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Welfare Effects of Banning Genetic Information in the Life Insurance Market: The Case of BRCA1/2 Genes

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  • Michael Hoy

    () (Department of Economics, University of Guelph)

  • Julia Witt

Abstract

This paper is a contribution to the debate about whether regulations that ban insurance companies from access to individuals’ genetic tests may lead in the near to medium term future to substantial adverse selection costs. We choose the specific possibility of widespread knowledge based on genetic testing for the so-called breast cancer (BRCA1/2) genes. We use a data set including economic, demographic, and relevant family background information to simulate the market for 10-year term life insurance targeted at women aged 35 to 39. Using standard welfare economic analysis for various information and regulatory scenarios concerning genetic test results, we find generally only modest adverse selection costs associated with such a regulatory ban. However, for family background groups which are at high risk for carrying one of the BRCA1/2 genes, the efficiency cost of adverse selection may be significant especially if a large fraction of women within such groups were to obtain genetic test results. These results, therefore, suggest some caution in developing regulations which protect individuals’ genetic privacy.

Suggested Citation

  • Michael Hoy & Julia Witt, 2005. "Welfare Effects of Banning Genetic Information in the Life Insurance Market: The Case of BRCA1/2 Genes," Working Papers 0505, University of Guelph, Department of Economics and Finance.
  • Handle: RePEc:gue:guelph:2005-5
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    References listed on IDEAS

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    1. Tomas Philipson & John Cawley, 1999. "An Empirical Examination of Information Barriers to Trade in Insurance," American Economic Review, American Economic Association, vol. 89(4), pages 827-846, September.
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    Cited by:

    1. Angus Macdonald & Pradip Tapadar, 2010. "Multifactorial Genetic Disorders and Adverse Selection: Epidemiology Meets Economics," Journal of Risk & Insurance, The American Risk and Insurance Association, vol. 77(1), pages 155-182.
    2. Oster, Emily & Shoulson, Ira & Quaid, Kimberly & Dorsey, E. Ray, 2010. "Genetic adverse selection: Evidence from long-term care insurance and Huntington disease," Journal of Public Economics, Elsevier, vol. 94(11-12), pages 1041-1050, December.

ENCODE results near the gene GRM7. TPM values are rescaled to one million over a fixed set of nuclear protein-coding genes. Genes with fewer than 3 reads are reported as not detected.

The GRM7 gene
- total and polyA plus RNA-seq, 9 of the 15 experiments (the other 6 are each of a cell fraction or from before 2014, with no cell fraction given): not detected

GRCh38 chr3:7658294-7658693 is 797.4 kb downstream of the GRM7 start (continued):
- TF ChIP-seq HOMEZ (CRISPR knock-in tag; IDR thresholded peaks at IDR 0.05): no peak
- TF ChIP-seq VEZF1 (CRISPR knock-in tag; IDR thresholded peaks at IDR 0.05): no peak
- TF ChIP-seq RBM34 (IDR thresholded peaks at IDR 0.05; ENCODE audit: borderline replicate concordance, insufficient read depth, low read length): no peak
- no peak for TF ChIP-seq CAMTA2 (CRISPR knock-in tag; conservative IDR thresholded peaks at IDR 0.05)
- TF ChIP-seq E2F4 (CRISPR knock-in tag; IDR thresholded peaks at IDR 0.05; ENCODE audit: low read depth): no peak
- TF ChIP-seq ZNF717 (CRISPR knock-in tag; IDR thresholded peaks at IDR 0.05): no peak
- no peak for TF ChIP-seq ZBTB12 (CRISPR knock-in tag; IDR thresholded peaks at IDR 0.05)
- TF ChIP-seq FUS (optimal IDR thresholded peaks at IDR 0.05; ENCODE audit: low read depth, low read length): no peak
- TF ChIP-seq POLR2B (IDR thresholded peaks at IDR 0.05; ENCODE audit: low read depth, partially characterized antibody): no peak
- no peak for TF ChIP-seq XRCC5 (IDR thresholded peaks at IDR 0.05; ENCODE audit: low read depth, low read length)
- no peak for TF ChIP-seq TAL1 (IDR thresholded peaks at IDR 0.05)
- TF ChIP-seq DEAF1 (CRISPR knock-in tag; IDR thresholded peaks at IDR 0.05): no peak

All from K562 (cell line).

3. Francesca Barigozzi & Dominique Henriet, 2011. "Genetic Information: Comparing Alternative Regulatory Approaches When Prevention Matters," Journal of Public Economic Theory, Association for Public Economic Theory, vol. 13(1), pages 23-46, February.
    4. Filipova-Neumann, Lilia & Hoy, Michael, 2014. "Managing genetic tests, surveillance, and preventive medicine under a public health insurance system," Journal of Health Economics, Elsevier, vol. 34(C), pages 31-41.
    5. Georges Dionne & Nathalie Fombaron & Neil Doherty, 2012. "Adverse Selection in Insurance Contracting," Cahiers de recherche 1231, CIRPEE.
    6. Georges Dionne & Casey Rothschild, 2014. "Economic Effects of Risk Classification Bans," The Geneva Risk and Insurance Review, Palgrave Macmillan;International Association for the Study of Insurance Economics (The Geneva Association), vol. 39(2), pages 184-221, September.
    7. Maureen Durnin & Michael Hoy & Michael Ruse, 2012. "Genetic Testing and Insurance: The Complexity of Adverse Selection," Working Papers 1208, University of Guelph, Department of Economics and Finance.
    8. Ron Cheung & Cassandra R. Cole & David A. Macpherson & Kathleen A. McCullough & Charles Nyce, 2015. "Demographic Factors and Price Distortions in Insurance," Risk Management and Insurance Review, American Risk and Insurance Association, vol. 18(1), pages 1-28, March.
    9. Alma Cohen & Peter Siegelman, 2010. "Testing for Adverse Selection in Insurance Markets," Journal of Risk & Insurance, The American Risk and Insurance Association, vol. 77(1), pages 39-84.
    10. Michael Hoy & Richard Peter & Andreas Richter, 2014. "Take-up for genetic tests and ambiguity," Journal of Risk and Uncertainty, Springer, vol. 48(2), pages 111-133, April.
    11. Finkelstein, Amy & Poterba, James & Rothschild, Casey, 2009. "Redistribution by insurance market regulation: Analyzing a ban on gender-based retirement annuities," Journal of Financial Economics, Elsevier, vol. 91(1), pages 38-58, January.
    12. Kesternich, Iris & Schumacher, Heiner, 2009. "On the Use of Information in Repeated Insurance Markets," Discussion Paper Series of SFB/TR 15 Governance and the Efficiency of Economic Systems 280, Free University of Berlin, Humboldt University of Berlin, University of Bonn, University of Mannheim, University of Munich.
    13. Michael Hoy & Michael Ruse, 2008. "“No Solution to This Dilemma Exists”: Discrimination, Insurance, and the Human Genome Project," Working Papers 0808, University of Guelph, Department of Economics and Finance.

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